Inspired by Reddit co-founder, parents model anti-racist behavior for the next generation
Photo by Picsea on Unsplash
True

It is said that once you've seen something, you can't unsee it. This is exactly what is happening in America right now. We have collectively watched the pot of racial tension boil over after years of looking the other way, insisting that hot water doesn't exist, pretending not to notice the smoke billowing out from every direction.

Ignoring a problem doesn't make it go away—it prolongs resolution. There's a whole lot of harm to be remedied and damage to be repaired as a result of racial injustice, and it's up to all of us to figure out how to do that. Parents, in particular, are recognizing the importance of raising anti-racist children; if we are unable to completely eradicate racism, maybe the next generation will.

How can parents ensure that the next generation will actively refuse to perpetuate systems and behaviors embedded in racism? The most obvious answer is to model it. Take for example, professional tennis player Serena Williams and her husband, Reddit co-founder Alexis Ohanian.


Ohanian, who is white, recently stepped down from his position at Reddit and asked the board to replace him with a person of color, calling the lack of people of color in positions of power an "unacceptable gap." He stated on Twitter that he wants to be able to face his daughter if she asks one day "What did YOU do?"

His decision to step down arrives at a time when the United States is witnessing widespread protests against racism and police brutality after an unarmed Black man, George Floyd, died at the hands of the police. On his personal website Ohanian wrote, "I believe resignation can actually be an act of leadership from people in power right now. To everyone fighting to fix our broken nation: do not stop."

Ohanian's actions are admirable, but his position isn't a common one. Most parents don't have a job that they can step away from without causing their families serious financial problems. There are, however, plenty of other ways to model anti-racist behavior.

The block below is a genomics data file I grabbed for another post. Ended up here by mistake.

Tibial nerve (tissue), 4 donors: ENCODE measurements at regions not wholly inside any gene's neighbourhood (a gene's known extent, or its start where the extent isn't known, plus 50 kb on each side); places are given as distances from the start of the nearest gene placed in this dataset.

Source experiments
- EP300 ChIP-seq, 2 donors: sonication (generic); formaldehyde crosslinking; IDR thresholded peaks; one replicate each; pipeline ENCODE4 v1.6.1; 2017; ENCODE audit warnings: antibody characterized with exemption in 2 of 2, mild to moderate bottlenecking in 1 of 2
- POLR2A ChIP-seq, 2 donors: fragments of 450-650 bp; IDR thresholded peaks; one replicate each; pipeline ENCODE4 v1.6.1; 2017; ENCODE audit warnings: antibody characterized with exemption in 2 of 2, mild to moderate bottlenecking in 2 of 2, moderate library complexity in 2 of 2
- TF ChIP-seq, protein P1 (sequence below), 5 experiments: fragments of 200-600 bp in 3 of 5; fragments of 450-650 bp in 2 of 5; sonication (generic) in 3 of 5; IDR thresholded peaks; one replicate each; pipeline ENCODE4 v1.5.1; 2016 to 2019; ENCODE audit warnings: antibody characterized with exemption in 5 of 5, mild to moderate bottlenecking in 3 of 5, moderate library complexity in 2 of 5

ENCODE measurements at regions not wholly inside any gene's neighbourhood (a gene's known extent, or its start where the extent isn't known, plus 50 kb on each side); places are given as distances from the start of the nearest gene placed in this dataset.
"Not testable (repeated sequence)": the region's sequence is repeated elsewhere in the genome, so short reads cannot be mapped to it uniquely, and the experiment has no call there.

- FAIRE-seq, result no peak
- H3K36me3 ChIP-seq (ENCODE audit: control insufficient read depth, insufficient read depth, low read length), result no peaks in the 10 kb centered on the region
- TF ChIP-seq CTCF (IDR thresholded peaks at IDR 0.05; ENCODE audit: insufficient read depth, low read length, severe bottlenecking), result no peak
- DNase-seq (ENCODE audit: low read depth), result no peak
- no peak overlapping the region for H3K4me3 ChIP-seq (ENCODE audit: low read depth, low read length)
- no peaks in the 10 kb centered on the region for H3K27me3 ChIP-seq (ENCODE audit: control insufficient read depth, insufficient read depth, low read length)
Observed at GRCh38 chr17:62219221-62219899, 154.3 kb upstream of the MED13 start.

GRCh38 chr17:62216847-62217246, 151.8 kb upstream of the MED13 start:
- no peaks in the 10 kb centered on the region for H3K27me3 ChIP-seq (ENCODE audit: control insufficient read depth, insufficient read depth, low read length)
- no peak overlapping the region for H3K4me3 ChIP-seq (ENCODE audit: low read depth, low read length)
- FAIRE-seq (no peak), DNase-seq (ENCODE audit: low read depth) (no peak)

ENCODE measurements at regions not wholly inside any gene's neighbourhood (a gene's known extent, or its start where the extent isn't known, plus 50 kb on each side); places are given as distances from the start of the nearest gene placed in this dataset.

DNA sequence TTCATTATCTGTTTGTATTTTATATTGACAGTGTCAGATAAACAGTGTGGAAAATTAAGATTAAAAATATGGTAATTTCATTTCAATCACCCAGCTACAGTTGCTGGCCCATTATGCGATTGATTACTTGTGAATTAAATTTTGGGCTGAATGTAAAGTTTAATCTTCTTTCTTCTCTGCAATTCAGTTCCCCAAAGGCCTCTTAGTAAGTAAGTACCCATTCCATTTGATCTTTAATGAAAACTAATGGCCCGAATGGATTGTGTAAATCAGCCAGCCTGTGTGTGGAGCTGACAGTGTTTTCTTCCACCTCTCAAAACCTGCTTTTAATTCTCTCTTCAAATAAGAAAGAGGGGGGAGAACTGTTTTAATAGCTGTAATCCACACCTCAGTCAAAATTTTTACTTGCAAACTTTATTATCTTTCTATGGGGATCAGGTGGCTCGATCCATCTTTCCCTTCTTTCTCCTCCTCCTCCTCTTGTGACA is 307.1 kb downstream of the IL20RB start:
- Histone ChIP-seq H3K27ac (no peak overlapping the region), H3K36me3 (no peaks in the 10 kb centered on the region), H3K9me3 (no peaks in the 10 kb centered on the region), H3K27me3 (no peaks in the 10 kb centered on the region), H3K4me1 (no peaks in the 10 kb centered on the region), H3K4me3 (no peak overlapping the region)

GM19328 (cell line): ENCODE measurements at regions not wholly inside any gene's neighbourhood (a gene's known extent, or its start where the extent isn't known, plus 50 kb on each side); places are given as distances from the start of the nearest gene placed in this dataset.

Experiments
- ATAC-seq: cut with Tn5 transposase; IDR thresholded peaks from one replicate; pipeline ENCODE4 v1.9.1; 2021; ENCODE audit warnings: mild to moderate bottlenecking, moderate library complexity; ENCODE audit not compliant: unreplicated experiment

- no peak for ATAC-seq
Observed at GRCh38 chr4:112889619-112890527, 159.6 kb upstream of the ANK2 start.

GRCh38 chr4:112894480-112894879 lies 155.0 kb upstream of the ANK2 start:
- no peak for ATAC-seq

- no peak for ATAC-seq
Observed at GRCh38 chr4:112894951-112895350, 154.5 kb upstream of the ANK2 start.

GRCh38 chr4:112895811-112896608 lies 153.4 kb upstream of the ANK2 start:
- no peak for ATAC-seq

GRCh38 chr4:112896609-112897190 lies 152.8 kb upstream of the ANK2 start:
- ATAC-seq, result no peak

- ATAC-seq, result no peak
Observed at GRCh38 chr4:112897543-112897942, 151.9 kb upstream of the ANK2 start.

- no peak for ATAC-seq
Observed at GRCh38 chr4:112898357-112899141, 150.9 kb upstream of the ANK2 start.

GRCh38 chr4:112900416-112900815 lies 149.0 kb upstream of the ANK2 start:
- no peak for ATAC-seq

"...Parents have the responsibility to combat racism, bias, and discrimination, starting with the socialization of their own children," writes Dr. Jennifer E. Lansford, a Research Professor at the Sanford School of Public Policy and Faculty Fellow of the Center for Child and Family Policy at Duke University, in this article about how parents can work to fight racism. "A new approach is needed—one that does not burden parents of color as the only ones responsible for the racial-ethnic socialization of their children."

But what kind of new approach?

First and most importantly, parents can register to vote and bring their child(ren) along when casting their ballot. It's important for kids to see the democratic process, and discussing why participation in that process is an honor and a privilege increases the likelihood that children will exercise their future right to vote.

Photo by Elliott Stallion on Unsplash

Additionally, parents have to be willing to get creative and think outside the box. This resource guide is a great place to start. Simple things like adding new podcasts into the rotation or expanding your family's library of books can make a huge difference in how our children view the world. The point is to be informed and intentional.

Seeking out diversity, talking about race from an early age, celebrating our differences, even making a point to give our kids toys that look different than them, are all small but easy things parents and caregivers can do to instill anti-racism.

Look around and think about what kind of environment you are creating for your children. Does everyone look the same? If so, whether you mean to or not, you're helping to create unconscious bias within your child. Our kids are watching, and they will model what we teach them.

Turn your everyday actions into acts of good at P&G Good Everyday.

Courtesy of CeraVe
True

"I love being a nurse because I have the honor of connecting with my patients during some of their best and some of their worst days and making a difference in their lives is among the most rewarding things that I can do in my own life" - Tenesia Richards, RN

From ushering new life into the world to holding the hand of a patient as they take their last breath, nurses are everyday heroes that deserve our respect and appreciation.